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Time now to start planting around the deck, to integrate this large new feature — probably 500-600 square feet — into the landscape.

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Yesterday I drove to my favorite nursery, Fort Pond Native Plants in Montauk — it’s not really all natives, but it’s got an interesting, healthy selection — and bought some ornamental grasses (Panicum ‘Shenandoah’ and a very cool-looking plant called Purple Love Grass, or Eragrostis spectabilis), and interplanted them along the walkway, below, with Amsonia hubrichtii (blue milkweed), Heuchera ‘Palace Purple’ and bloody sorrel. Got a purple/chartreuse thing going.

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I’m coveting some new shrubs and trees, including a hinoki cypress and perhaps a magnolia. For that, I await the post-Labor Day sales.

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MAJOR PROJECT UNDERWAY HERE at my Long Island beach house, one I’ve been drawing and thinking over and consulting about for many months now. I’m replacing the old, rotting L-shaped deck (above, the “before”) with a new cedar deck, more complicated and larger. That is, Howard Kaye of East End Deck is doing it; or rather, his workmen are. This is the same builder who built the deck and shower platform at my previous house, which had what I considered a very successful outcome.

My friend Jifat Windmiller, an architect whose work I much admire, conceived the general idea on a napkin sketch last winter, and has generously consulted with me throughout (and is not responsible for any wrong-headed decisions or mistakes later made by me, of which more below).

The main change is that the long platform that ran almost the length of the house, and the brick patio, top at left, are being bridged by a new 13’x14′ platform that ‘floats’ two steps up. Other proportions are being tweaked as well. The platform at the far end is being extended out two feet beyond the end of the house, and the long platform, below, made shorter by about fifteen feet, to be replaced by a narrower walkway.

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All this past weekend, while the workers were off, I stared at the proportions of the major deck elements and liked them. 

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The situation regarding the walkway — the entry point to the new deck system — has been a design challenge, one I hope will be resolved by my latest decision. Part of the issue is that, in years to come, there will be a whole other parking area and system of paths leading to the house. The current living room and kitchen will be down the other end of the house, and the main entry will be changed as well. So the entry to the deck that leads from the presently-used driveway to the presently-used door in the middle of the long front facade is essentially a secondary one, though it still needs to be functional and welcoming.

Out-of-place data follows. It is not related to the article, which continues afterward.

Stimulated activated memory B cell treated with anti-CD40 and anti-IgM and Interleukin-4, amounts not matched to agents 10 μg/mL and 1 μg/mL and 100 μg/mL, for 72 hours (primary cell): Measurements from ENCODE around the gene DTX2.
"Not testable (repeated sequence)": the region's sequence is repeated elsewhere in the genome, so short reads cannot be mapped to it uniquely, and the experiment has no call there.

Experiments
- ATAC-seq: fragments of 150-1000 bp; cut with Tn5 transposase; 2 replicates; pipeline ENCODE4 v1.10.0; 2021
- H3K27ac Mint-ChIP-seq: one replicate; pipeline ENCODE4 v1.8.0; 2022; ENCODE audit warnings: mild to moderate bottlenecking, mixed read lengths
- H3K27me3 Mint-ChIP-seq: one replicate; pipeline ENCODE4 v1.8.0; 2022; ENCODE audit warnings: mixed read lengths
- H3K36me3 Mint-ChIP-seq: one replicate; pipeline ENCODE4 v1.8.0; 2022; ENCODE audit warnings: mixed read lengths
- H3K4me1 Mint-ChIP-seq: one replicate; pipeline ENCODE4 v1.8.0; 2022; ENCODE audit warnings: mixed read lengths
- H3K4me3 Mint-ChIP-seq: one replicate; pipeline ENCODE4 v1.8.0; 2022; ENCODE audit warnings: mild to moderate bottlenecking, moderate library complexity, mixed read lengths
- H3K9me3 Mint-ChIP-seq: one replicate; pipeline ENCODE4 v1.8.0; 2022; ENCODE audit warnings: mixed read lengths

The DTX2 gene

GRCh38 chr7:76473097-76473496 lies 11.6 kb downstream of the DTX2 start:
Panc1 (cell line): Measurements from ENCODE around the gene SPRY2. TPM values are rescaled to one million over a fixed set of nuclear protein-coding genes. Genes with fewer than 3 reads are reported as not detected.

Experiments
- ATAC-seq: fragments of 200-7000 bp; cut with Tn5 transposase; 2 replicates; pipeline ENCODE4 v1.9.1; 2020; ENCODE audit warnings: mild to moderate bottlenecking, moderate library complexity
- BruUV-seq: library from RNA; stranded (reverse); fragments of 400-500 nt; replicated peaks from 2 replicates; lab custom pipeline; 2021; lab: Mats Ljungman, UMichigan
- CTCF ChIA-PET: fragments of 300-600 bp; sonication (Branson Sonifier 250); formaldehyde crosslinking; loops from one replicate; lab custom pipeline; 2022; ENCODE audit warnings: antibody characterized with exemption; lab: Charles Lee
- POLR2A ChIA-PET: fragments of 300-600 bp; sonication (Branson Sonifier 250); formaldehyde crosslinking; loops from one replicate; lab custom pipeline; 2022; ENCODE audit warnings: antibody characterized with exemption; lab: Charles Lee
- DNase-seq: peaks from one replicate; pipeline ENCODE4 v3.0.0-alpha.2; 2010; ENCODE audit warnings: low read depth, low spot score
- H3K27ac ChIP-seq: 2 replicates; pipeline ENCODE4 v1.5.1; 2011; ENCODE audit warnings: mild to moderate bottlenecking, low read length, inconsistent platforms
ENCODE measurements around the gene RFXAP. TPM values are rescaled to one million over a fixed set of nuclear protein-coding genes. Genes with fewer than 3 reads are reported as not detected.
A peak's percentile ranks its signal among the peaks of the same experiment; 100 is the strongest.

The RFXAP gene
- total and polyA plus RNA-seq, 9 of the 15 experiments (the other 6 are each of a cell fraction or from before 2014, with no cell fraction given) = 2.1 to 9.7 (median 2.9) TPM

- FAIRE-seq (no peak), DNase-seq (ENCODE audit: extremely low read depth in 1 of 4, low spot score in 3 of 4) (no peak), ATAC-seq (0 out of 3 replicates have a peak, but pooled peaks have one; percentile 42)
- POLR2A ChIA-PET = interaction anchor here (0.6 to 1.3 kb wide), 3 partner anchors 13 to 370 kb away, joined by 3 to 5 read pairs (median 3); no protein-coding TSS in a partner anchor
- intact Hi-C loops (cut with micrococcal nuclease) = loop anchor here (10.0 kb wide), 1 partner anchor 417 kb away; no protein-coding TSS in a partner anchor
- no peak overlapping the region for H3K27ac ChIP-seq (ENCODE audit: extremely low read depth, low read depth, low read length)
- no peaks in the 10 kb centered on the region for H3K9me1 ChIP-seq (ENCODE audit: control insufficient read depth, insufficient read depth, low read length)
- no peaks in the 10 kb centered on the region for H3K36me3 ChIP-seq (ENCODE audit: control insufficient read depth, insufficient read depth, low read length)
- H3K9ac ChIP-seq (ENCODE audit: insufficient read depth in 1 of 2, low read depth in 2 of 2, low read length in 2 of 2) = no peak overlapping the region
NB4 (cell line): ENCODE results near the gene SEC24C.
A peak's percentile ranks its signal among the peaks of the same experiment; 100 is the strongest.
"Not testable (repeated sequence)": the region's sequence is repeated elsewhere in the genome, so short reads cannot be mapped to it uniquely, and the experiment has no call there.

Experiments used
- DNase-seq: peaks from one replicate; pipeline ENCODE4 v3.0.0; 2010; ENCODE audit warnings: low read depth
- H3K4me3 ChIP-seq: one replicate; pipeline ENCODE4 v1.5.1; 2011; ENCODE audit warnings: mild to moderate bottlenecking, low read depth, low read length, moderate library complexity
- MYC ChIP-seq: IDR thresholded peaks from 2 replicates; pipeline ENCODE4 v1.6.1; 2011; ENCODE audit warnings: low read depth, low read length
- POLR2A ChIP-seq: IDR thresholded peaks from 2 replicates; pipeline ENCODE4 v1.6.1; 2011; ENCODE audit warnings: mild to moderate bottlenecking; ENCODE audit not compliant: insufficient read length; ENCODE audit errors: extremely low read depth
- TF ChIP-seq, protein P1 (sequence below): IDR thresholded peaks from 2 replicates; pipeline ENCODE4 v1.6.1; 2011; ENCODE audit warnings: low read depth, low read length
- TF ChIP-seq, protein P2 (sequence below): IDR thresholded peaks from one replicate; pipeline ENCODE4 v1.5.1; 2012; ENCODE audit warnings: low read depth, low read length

There was a time, not too long ago, when I was considering an arched Japanese-style bridge, but I’m glad I gave that up. I now realize it would have looked like something off a miniature golf course. I went instead with a 4-1/2-foot-wide boardwalk one step up, and had them flare out the sides to create what I felt would be a sort of entry gesture, below. But after living with it framed out this past weekend, I decided it looked awkward and unwieldy.

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“The wings” are now gone and so is the step; it’s going to be just a plain wooden ramp, Fire Island-style. The change added man-hours; the builder has been totally chill about it. 

“Howard,” I said last week, when I added the ‘wings,’ “this will be the last change.” “No, it won’t,” he replied. Evidently a voice of experience.

photo

 

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DON’T YOU JUST HATE when a blogger starts off a post by apologizing for a long silence, then runs down a list of excuses ranging from being busy with ‘real’ work to computer and/or camera troubles?  I mean, like, who cares? Just get on with it.

This hypothetical blogger could have other issues as well. Sheer laziness, perhaps. Concern that people are sick of seeing photos of the same old place again and again (and who could blame them?) Or simply living life instead of blogging about it, which may be a good thing.